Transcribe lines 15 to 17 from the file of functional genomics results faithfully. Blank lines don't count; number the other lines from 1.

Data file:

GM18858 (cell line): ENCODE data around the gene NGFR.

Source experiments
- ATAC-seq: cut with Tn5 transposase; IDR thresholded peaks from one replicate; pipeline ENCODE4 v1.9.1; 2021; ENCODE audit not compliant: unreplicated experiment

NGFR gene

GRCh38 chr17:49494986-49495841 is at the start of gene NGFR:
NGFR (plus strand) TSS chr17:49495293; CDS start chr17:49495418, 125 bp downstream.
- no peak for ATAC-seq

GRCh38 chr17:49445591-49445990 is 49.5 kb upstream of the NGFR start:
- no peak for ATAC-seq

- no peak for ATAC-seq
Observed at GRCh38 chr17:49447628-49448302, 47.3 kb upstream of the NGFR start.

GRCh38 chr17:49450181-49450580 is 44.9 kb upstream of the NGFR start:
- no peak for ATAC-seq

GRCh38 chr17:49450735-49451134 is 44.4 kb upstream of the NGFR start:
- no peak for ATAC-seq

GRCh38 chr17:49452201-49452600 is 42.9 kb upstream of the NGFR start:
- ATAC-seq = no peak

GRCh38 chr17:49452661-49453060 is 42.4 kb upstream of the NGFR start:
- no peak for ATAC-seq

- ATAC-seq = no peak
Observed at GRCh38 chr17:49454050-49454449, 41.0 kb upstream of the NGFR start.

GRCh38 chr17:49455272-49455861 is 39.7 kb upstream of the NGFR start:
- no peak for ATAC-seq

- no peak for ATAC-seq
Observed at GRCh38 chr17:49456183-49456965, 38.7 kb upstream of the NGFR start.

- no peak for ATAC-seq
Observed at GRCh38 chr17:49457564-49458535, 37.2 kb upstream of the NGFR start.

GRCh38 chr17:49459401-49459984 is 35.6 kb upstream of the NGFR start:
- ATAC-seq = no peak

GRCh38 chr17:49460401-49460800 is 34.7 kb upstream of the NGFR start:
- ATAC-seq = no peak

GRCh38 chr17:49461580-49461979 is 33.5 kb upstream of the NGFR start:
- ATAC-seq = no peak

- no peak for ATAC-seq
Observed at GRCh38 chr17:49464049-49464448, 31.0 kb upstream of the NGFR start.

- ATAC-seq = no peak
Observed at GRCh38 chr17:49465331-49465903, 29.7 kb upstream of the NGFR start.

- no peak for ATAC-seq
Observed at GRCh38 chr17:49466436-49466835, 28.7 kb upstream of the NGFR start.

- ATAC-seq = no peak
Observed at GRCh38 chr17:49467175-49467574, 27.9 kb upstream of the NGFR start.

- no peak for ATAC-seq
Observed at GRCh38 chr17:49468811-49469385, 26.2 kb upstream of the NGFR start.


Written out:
- no peak for ATAC-seq

GRCh38 chr17:49452201-49452600 is 42.9 kb upstream of the NGFR start:
- ATAC-seq = no peak